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Europe’s ‘Discovery’ of African Art: The 125th anniversary of the British Punitive Expedition

Despite Africans agitating for the return of looted artefacts, 90% of Africa’s cultural heritage is ‘housed’ in the West. This week marks the 125th anniversary of the British punitive expedition that destroyed Benin city and started Europe’s ‘discovery’ of African art.



The account of the Benin massacre that happened in 1897 is a horrific part of the country’s past and a clear reminder that Britain’s motive for pushing into Africa was to loot, exploit and murder her people. At the time the Scramble for Africa was on, and the Kingdom of Benin had managed to retain its independence to the Royal Niger Company’s (a mercantile company chartered by Britain) chagrin. It did not help that the Kingdom had a monopoly on trade in the area and was rich in natural resources such as palm oil, rubber, and ivory.

The story ended in blood and fire, with innumerable people dead and Benin City burned to the ground. Once the city was captured the palaces of high-ranking Beninese, sacred sites, and ceremonial buildings were ransacked and looted.

The bulk of what was looted was retained by the expedition while religious artefacts, Benin visual history, mnemonics, and artworks were sent to Britain. Those sent were inclusive of the metal artwork that is now known as the Benin Bronzes. While a large percentage of the artefacts sent to Britain were acquisitioned by the British museum the rest were given away to Britain’s armed forces as spoils of war or sold at auction.

Europe’s ‘discovery’ of African Art


Some of the Benin artefacts that were sold at auction were dispersed to museums around the world. They catalysed the start of Europe’s valuation of West African art which led to its replication and the artistic assimilation that is said to have formed the early modernist movement. In short, what has previously been termed barbaric and uncivilized became a tenet of European art.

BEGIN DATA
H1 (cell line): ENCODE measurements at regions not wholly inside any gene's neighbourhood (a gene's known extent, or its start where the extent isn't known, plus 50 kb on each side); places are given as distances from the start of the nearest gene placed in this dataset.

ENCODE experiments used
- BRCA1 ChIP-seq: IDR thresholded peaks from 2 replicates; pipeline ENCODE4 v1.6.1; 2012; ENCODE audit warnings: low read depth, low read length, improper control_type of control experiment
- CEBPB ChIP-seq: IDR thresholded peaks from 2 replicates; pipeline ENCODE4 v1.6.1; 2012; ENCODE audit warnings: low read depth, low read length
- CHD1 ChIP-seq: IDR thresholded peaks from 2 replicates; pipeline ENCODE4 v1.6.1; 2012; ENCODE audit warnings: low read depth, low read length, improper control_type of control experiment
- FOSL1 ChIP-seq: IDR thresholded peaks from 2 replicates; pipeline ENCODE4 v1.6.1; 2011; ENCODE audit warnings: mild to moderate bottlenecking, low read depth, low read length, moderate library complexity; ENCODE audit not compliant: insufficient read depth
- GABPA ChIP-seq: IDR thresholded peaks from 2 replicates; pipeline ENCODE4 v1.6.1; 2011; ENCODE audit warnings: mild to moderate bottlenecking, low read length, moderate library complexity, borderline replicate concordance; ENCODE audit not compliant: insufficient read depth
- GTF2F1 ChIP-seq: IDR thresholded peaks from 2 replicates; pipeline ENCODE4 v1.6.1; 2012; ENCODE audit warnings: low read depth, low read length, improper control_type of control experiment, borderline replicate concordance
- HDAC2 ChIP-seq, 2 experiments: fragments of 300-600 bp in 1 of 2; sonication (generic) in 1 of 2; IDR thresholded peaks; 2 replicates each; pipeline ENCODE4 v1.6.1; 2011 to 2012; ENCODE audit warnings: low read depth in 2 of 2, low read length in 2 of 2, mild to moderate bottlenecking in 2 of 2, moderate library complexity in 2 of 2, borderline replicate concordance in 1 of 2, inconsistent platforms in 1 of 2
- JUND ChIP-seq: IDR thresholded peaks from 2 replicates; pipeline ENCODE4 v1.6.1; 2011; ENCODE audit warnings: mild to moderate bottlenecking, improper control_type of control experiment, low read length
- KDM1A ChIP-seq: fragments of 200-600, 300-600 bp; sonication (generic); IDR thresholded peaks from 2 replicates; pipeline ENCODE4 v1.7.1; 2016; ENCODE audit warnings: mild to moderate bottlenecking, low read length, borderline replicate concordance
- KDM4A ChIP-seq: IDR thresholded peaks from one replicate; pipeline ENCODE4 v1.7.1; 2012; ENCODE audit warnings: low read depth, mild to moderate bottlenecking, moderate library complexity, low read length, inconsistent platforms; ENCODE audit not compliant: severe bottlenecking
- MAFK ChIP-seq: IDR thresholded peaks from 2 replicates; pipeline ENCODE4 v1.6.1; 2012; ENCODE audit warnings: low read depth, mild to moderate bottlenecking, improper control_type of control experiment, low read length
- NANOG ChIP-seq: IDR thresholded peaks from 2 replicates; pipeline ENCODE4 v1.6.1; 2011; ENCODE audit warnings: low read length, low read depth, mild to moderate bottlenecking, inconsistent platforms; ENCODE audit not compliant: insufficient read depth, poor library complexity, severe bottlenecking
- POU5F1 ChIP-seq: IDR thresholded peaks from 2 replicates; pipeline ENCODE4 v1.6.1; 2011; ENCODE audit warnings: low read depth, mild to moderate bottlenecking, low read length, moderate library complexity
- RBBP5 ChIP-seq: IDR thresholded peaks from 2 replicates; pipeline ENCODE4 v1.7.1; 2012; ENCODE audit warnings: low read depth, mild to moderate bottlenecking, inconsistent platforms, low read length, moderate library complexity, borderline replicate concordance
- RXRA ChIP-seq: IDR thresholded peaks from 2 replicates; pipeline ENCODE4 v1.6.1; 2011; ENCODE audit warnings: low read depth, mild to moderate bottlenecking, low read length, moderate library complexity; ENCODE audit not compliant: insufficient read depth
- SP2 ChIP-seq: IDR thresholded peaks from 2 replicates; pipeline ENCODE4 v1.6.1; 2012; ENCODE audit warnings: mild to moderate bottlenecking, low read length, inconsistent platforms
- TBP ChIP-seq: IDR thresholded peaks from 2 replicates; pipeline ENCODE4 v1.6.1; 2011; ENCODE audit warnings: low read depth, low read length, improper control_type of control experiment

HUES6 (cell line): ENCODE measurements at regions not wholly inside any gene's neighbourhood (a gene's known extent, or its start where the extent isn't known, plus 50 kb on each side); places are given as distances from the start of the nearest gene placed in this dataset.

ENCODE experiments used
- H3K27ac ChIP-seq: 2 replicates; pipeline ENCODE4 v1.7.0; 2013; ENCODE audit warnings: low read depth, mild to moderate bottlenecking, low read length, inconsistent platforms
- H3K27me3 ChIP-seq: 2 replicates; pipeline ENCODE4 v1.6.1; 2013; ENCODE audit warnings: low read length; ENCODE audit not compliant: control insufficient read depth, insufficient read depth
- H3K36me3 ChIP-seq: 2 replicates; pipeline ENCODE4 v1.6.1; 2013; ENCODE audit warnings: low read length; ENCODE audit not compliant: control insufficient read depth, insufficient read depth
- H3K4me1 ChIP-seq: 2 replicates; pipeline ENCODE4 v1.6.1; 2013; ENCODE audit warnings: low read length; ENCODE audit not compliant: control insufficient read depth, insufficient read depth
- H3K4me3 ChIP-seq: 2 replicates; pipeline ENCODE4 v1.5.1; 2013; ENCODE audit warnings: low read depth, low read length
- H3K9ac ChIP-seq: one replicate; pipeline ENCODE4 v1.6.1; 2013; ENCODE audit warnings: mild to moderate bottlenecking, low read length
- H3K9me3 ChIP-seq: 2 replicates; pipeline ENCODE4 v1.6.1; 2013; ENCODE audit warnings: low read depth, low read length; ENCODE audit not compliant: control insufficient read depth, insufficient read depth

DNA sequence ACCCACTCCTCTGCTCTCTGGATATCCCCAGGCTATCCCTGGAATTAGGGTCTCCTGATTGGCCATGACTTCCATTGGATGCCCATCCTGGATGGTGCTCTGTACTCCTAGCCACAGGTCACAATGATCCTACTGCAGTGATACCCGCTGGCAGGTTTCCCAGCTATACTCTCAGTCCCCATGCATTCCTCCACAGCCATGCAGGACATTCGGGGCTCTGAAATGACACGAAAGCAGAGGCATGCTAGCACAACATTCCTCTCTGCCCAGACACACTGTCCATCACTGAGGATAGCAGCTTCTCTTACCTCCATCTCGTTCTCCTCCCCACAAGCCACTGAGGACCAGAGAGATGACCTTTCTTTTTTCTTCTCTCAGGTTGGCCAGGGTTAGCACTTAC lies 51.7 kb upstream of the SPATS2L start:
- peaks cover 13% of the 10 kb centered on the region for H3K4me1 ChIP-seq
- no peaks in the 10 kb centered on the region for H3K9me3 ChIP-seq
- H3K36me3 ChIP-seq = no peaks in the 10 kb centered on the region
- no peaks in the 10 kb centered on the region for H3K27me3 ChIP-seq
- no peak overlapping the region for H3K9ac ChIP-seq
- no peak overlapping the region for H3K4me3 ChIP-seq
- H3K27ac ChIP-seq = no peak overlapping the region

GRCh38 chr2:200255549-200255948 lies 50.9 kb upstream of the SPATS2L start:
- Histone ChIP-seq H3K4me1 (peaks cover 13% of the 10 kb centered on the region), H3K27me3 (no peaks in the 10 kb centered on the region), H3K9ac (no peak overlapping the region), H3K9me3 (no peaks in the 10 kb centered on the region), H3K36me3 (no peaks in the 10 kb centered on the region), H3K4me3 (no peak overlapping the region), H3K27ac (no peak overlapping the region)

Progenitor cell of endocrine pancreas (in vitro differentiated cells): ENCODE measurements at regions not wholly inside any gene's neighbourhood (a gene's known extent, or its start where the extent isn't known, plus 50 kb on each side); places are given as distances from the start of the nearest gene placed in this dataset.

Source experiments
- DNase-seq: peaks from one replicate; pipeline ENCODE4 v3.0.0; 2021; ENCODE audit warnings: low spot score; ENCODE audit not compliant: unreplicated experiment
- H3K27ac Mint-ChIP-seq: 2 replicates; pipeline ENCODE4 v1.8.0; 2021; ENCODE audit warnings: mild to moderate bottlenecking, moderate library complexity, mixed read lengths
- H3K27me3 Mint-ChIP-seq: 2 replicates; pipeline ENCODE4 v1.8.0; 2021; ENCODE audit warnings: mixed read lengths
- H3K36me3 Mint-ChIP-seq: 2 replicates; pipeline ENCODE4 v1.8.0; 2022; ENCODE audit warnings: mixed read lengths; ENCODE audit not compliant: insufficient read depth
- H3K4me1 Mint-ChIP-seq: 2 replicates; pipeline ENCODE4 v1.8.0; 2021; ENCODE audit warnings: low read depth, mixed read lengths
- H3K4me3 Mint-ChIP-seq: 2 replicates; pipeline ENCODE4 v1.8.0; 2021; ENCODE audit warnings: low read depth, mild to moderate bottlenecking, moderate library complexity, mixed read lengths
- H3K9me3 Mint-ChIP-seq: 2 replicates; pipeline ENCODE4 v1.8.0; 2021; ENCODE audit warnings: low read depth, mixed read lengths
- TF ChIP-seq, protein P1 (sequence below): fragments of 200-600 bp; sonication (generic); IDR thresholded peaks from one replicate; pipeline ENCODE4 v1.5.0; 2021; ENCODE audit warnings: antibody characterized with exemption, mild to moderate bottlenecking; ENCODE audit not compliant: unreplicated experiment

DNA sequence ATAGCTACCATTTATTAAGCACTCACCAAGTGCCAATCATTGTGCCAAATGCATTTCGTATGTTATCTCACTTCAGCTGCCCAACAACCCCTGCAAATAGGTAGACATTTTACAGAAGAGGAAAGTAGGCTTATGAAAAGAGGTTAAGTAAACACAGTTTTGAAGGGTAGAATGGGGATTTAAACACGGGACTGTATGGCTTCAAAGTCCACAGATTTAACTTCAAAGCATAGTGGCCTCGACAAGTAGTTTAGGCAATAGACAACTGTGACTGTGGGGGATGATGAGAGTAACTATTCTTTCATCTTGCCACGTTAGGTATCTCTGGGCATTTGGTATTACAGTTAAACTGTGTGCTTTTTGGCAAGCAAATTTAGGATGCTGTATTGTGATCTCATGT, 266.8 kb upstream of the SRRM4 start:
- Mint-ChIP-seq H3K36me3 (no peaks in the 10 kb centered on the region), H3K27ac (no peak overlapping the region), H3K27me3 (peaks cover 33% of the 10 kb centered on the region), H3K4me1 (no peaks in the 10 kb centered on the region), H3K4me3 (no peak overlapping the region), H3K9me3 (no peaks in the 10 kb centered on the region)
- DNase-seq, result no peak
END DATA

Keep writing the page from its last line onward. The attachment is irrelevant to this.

Many other similar expeditions across the continent only added to Europe’s collection of African spiritual, symbolic, and religious artefacts. Another glaring example is Ethiopia’s Tabots (replica of the Tablets of Law, onto which the Ten Commandments were inscribed) that have little significance to Britain but to the Ethiopian Orthodox Church, represents the manifestation of Jesus as the Messiah, when he came to Jordan for baptism.

Priests showing painting of Saint Mary, during the Timkat ceremony, in front of Medhane Alem church, Addis Ababa, Ethiopia. Creator: Jean Rebiffe Copyright: © Jean Rebiffé, 2014, CC BY 4.0.


Then there was the violent capture of the city of Ouossebougou in 1890 that marked the end of the Toucouleur empire and the transfer of control to French colonial rule. French officials plundered over a thousand pieces of significant cultural heritage to the people—including the saber of the founder of the empire, El Hadj Omar Tall.

The instances are innumerable and the damage unquantifiable, but the bottom line is- if colonialism has been widely accepted as one of the worst atrocities the world has witnessed, then why aren’t the perpetrators doing more to correct the colonial injustices?

The Restitution Debate


Fast forward to the present day, more than a century after the punitive expedition, where 90% of Africa’s cultural artefacts are still located outside the continent. Despite the call for their return, Europe remains arrogantly righteous in their ‘noble’ stewardship of the looted artefacts. Although they have since accepted their responsibility in the horrors of the past and seemed very apologetic (scoff) about it, they still somehow think that the artefacts are ‘safer’ where they are. Similar to the narrative of the punitive expedition, Africa is just not ‘fit’ or ‘ready’ to house, curate, or protect its own heritage.

Read more: Germany is returning Nigeria’s looted Benin Bronzes: why it’s not nearly enough

This 125th anniversary has reignited the call by Africans. It cannot be easier for Africans to learn more about their heritage from outside the continent. By hoarding our past the West has looted our past and is now robbing our youth.

Culture is a reflection of a community or nation and gives it continuity and context. Our behavioural patterns, belief systems, principles, and ways of living are the derivatives of our culture. The gaps that these artefacts have left on top of the broken history that colonialism wrought have heavily eroded the richness of African culture and this erosion should not continue. Restitution should therefore not be a debate but an immediate certainty.